Beach Hypnosis… Anxiety disorders are the most common mental health disorders. Nearly all people experience anxiety at times, such as prior to public speaking or taking an exam.
If you think you’re struggling with an Anxiety Disorder, you’re not alone. The statistics for anxiety disorders are staggering:
Anxiety disorders are the most common mental illness in the U.S.
Over 40 million American adults are afflicted by anxiety disorders
18% of the U.S. population is currently suffering from an Anxiety Disorder
40% of American adults have experienced an Anxiety Disorder at some point in their life
There are several different types of anxiety disorders. The most common anxiety disorders are:
Generalized Anxiety Disorder (GAD)
Social Anxiety Disorder
Separation Anxiety Disorder
Selective Mutism Disorder
These disorders take different forms, but share a common feature of excessive fear or anxiety. Fear is the emotion people feel in response to an immediate threat, whether real or imagined. Anxiety is the anticipation of future threat. Another common feature of anxiety disorders is avoidance behavior, such as excessive hand-washing to prevent contamination (active avoidance) or not leaving home for fear of having a panic attack (passive avoidance).
Anxiety disorders or anxiety-like symptoms can also be caused by substance use or withdrawal, prescribed medications, or the physical effects of a medical condition.
Anxiety is a normal, expected, and common experience in life. As human beings, we worry about keeping ourselves and our loved ones safe, and anxiety is an important evolutionary tool to ensure our survival. But in the era of constant news and information about potential threats to our safety, it can be hard to determine what is reasonable to worry about – and when your level of anxiety becomes problematic.
Anxiety can also become a problem. Many people worry about the future by catastrophizing, or assuming the very worst will happen. We think that if we assume the worst, we will be prepared for whatever happens. We also predict that we will be relieved if what happens isn’t the worst possible outcome we’ve imagined.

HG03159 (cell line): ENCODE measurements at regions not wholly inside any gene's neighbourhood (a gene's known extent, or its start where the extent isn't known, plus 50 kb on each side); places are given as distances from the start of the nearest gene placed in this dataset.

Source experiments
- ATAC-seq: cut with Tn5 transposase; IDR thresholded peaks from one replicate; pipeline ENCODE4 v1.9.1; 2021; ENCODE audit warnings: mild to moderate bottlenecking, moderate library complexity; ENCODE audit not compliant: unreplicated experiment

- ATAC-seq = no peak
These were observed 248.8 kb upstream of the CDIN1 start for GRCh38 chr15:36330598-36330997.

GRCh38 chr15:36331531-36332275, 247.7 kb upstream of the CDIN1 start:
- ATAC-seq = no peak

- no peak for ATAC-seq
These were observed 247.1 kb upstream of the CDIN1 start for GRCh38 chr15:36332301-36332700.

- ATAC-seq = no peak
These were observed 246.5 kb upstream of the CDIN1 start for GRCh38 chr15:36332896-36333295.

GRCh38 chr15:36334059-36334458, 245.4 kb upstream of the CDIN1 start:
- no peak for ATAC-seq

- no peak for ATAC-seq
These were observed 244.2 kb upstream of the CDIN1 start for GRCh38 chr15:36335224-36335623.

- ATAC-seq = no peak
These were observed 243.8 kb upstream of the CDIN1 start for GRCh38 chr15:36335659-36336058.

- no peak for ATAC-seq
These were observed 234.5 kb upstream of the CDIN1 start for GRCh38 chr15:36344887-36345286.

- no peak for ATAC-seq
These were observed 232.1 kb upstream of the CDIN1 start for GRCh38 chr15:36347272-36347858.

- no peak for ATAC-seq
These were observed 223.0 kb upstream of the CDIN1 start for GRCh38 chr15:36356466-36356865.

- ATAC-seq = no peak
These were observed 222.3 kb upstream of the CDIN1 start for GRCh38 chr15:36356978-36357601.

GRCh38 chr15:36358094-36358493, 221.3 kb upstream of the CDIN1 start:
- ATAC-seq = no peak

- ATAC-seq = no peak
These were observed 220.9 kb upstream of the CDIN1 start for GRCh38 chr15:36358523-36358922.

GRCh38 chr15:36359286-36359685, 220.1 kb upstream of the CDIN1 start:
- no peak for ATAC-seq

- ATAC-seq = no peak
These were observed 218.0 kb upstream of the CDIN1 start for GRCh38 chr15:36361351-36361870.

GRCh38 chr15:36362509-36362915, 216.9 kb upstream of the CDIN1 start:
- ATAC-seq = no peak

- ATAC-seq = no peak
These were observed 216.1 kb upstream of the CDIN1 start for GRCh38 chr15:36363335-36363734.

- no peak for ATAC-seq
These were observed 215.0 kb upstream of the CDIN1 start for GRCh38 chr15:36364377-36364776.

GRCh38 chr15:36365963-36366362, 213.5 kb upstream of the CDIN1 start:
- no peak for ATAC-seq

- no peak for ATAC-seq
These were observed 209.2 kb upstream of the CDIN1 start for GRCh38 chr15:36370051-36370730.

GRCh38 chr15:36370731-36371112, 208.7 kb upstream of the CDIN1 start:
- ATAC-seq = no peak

The psychological experience of anxiety is often accompanied by physical symptoms, such as an elevated heart rate, more rapid, shallow breathing, muscle tension, disrupted sleep, and gastrointestinal distress. Chronic anxiety can create a vicious cycle in which we are constantly on edge. When we feel constantly on edge, we often end up worrying more. And when we worry excessively and feel physically unwell, we are less able to cope effectively with stress. That’s where a lot of us get stuck.
Generalized Anxiety Disorder or GAD is a psychiatric disorder characterized by a constant sense of worry and fear that interferes with daily life. People with Generalized Anxiety Disorder may experience feelings of dread, distress, or agitation for no discernible reason – psychiatrists refer to this unexplained, trigger-less anxiety as “free floating anxiety.” Though many people with GAD realize that their worry is unrealistic or unwarranted, feelings of anxiety persist and seem unmanageable, leaving sufferers feeling out of control.
Separation Anxiety Disorder describes an individual’s feelings of persistent and excessive anxiety related to current or oncoming separation from an attachment figure (someone or something that provides the individual with comfort). Separation Disorder frequently occurs in children, and can induce long-lasting, continuous anxiety for periods up to six weeks. Individuals afflicted by separation anxiety disorder experience overwhelming distress and anxiety when separated from their attachment figure.
Social Anxiety Disorder or SAD, also known as Social Phobia, is characterized by a strong and persistent fear of social or performance situations in which humiliation or embarrassment may occur. Social anxiety involves overwhelming worry and self-consciousness about everyday social situations. The worry often centers on a fear of being judged by others, or behaving in a way that might cause embarrassment or lead to ridicule. SAD often prevents people from having normal friendships, interactions, or romantic relationships, and can keep sufferers from functioning in daily life, at work, or at school. Additionally, people with SAD sometimes experience intense worry, fear, or dread about a social situation days or weeks in advance.
Obsessive-Compulsive Disorder or OCD1 is characterized by intrusive obsessive thoughts that result in compulsive ritualistic behaviors and routines. While it’s possible to have only obsessive symptoms, or only compulsive symptoms, they usually occur in conjunction. People suffering from OCD experience uncontrollable, distressing thoughts or fears about certain things (such as dirt, germs, or order) which then lead to compulsive behaviors performed as an attempt to alleviate worry or anxiety. Just being a “neat freak” or afraid of germs doesn’t necessarily constitute OCD – OCD is diagnosed by obsessions and compulsions which significantly interfere with daily life.
Hypnotherapy can help you reduce your anxiety by helping you relax!
Call me @ (757) 577 – 2002
Interested in learning more about Hypnotherapy? Check out the International Medical and Dental Hypnotherapy Association.